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Headlines in the natural health news tell us that a swine flu (H1N1) pandemic is sweeping through England and Wales even though 70 per cent of their populations were vaccinated for influenza in 2009. The truth, however, does not match the headlines.

Is there really a swine flu pandemic in Britain?

There is absolute, objective evidence that Britain is suffering its coldest winter in decades, or even longer. With winter ice and snow comes increased mortality. People with weak hearts die struggling to walk through snow or over ice. People succumb to falls and auto crashes. And it's also true that more children in Britain went to doctor's office for treatment of influenza last week than earlier in December.
But are the headlines true?
Here are the facts:
  • The British Health Protection Agency reports that 11,193 people in the UK died of any cause in the week ending 10 December 2010, when the current cold weather started. This is approximately 2,000 more than in a usual week. It does not list a separate number for flu deaths, but 27 people in the whole of Britain have died of influenza since 1 October 2010.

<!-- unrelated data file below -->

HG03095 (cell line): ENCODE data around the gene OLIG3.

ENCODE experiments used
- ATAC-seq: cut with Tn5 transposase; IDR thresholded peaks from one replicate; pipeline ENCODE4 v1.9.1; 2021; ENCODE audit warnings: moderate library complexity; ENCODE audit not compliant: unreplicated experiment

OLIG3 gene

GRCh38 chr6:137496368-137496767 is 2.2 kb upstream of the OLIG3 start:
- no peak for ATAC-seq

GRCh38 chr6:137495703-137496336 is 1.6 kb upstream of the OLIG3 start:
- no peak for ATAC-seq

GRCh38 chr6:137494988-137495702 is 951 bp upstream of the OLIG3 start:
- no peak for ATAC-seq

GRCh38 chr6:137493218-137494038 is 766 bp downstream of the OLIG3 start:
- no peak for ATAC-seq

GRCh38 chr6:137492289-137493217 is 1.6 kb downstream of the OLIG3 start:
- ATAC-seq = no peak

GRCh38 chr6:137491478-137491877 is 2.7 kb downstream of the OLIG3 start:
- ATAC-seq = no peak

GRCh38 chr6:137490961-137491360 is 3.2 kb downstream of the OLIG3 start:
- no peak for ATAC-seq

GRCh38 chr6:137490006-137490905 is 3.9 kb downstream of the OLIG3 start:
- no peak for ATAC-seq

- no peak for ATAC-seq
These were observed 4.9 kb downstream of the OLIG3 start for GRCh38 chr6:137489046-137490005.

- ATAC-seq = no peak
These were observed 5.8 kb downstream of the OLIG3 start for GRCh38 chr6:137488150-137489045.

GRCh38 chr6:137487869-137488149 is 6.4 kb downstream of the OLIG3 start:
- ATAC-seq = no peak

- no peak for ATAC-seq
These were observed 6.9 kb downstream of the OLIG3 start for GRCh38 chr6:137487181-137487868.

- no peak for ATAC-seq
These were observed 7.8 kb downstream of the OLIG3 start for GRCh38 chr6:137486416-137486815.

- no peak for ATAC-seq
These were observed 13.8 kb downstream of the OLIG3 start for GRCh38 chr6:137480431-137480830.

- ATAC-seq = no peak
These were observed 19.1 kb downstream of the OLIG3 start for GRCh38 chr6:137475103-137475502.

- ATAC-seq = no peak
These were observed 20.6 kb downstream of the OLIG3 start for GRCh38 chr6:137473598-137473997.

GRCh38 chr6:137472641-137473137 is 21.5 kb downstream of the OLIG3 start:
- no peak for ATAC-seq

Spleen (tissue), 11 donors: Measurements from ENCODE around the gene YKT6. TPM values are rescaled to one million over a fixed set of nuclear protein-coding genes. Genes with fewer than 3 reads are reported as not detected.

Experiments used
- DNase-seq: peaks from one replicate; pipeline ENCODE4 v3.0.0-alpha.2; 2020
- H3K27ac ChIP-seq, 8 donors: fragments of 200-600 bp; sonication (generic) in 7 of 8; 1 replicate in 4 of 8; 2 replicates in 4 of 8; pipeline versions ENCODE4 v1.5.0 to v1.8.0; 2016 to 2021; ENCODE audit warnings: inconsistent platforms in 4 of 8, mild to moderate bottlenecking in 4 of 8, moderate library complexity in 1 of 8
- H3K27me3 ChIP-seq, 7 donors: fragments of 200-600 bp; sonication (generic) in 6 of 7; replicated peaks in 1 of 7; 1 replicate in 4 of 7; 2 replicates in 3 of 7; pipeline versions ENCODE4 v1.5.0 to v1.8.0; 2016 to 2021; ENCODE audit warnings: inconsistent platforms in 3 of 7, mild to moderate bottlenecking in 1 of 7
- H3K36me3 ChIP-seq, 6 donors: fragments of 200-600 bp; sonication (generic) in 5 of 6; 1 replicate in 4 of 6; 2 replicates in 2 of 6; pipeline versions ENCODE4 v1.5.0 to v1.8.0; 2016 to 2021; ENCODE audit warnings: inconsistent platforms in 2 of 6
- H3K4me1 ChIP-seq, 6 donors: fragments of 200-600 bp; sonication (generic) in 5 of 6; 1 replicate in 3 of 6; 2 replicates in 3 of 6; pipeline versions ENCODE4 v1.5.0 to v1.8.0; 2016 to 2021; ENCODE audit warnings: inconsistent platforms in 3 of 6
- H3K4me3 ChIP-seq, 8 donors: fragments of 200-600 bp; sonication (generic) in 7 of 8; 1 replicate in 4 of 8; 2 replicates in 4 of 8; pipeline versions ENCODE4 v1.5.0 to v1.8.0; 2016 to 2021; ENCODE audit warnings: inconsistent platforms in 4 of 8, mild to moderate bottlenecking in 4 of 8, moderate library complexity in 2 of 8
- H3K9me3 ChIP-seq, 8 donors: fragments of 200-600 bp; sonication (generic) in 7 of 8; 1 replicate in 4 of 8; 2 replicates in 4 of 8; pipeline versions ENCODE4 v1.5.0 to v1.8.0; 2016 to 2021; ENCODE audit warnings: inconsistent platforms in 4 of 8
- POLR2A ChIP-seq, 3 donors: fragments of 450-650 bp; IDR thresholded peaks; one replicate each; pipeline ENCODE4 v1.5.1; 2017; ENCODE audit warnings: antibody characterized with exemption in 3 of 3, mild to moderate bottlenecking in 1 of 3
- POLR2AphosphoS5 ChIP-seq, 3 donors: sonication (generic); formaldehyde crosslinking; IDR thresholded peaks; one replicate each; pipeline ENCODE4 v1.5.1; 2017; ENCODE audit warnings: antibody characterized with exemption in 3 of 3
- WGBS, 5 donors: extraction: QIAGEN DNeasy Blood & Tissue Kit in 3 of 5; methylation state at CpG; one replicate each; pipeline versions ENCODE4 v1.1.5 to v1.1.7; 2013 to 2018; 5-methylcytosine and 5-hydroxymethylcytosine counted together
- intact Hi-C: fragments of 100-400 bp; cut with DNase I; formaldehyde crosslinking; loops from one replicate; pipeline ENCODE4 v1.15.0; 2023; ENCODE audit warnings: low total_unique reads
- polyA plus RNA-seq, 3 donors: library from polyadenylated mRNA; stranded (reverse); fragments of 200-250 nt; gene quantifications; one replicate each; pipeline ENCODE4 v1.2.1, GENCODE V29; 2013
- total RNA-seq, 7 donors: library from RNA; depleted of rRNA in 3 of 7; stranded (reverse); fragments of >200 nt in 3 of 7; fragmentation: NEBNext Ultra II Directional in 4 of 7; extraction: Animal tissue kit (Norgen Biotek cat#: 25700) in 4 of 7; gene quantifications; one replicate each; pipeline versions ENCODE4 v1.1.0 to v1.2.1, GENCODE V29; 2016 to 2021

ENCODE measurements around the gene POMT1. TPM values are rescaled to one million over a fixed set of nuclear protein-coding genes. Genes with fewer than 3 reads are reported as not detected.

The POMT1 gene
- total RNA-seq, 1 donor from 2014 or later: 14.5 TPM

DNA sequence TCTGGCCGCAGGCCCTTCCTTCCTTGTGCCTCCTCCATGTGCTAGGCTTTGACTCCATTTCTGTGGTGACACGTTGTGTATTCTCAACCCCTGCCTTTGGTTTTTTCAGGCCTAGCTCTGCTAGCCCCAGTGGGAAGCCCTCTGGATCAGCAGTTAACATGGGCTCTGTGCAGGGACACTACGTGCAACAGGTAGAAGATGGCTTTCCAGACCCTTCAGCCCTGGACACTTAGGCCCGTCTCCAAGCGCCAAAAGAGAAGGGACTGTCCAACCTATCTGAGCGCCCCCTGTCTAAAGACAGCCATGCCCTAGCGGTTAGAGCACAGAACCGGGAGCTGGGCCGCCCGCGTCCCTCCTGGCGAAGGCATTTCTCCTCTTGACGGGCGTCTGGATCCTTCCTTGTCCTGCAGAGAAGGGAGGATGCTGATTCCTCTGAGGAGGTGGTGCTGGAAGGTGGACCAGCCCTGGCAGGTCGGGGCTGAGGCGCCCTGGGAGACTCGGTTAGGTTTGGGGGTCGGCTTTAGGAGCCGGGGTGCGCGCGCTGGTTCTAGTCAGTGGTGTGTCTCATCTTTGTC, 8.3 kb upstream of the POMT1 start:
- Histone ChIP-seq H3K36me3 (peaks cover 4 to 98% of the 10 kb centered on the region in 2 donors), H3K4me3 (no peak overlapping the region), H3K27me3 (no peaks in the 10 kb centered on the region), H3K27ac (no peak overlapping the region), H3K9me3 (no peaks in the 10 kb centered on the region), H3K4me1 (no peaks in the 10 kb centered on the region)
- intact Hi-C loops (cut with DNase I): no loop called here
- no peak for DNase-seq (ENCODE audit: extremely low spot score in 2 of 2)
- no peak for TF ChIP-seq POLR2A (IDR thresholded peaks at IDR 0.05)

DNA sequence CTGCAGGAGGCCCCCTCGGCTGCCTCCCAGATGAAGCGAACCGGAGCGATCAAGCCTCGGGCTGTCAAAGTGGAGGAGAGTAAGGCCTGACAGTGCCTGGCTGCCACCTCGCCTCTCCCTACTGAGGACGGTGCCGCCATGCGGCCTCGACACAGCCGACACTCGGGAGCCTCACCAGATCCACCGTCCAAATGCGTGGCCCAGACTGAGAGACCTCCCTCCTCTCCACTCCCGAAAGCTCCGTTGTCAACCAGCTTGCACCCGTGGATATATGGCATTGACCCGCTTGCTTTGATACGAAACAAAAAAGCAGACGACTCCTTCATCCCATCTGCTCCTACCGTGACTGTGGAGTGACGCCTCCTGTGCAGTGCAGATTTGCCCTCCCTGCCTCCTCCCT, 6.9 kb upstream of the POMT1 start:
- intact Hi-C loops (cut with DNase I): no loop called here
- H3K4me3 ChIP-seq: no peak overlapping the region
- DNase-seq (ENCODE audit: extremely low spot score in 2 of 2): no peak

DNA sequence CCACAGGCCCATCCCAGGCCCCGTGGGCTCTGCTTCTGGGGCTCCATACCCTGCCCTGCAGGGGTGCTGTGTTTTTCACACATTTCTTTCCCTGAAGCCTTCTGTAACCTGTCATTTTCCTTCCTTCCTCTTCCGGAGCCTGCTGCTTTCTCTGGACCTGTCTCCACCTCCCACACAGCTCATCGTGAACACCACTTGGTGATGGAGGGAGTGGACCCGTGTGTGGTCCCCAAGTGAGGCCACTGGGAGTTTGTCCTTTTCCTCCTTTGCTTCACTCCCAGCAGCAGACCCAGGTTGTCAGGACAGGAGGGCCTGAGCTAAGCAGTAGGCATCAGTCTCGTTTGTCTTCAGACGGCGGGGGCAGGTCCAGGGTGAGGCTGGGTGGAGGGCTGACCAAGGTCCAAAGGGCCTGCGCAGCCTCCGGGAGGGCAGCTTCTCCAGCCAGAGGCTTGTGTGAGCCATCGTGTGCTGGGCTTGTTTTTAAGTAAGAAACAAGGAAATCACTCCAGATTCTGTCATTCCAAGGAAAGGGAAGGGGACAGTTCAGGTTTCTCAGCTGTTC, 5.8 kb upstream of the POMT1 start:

• The infection rates of influenza are rapidly increasing in Wales. Earlier in December, 99.95% of children in Wales did not have flu. Last week, only 99.8% of children in Wales did not have flu.
  • In the UK this week, 17 swine flu patients are receiving assisted oxygenation in intensive care units.
  • British health officials are concerned about the possibility of a coming flu epidemic, which would be declared when 1 person in every 200 has the infection. There is no swine flu pandemic in Britain at this time.

There are 62 million people in the UK.

And what about the claim that people are dying of H1N1 his year despite having immunizations against swine flu last year? Of the 27 people (18 of them children) in the UK who have died of influenza this year, 21 did not get shots, 1 did, and the immunization status of the other 6 is unknown. However, not all of those who died of the flu had H1N1, and 17 were "at risk" patients who had either diabetes or asthma.
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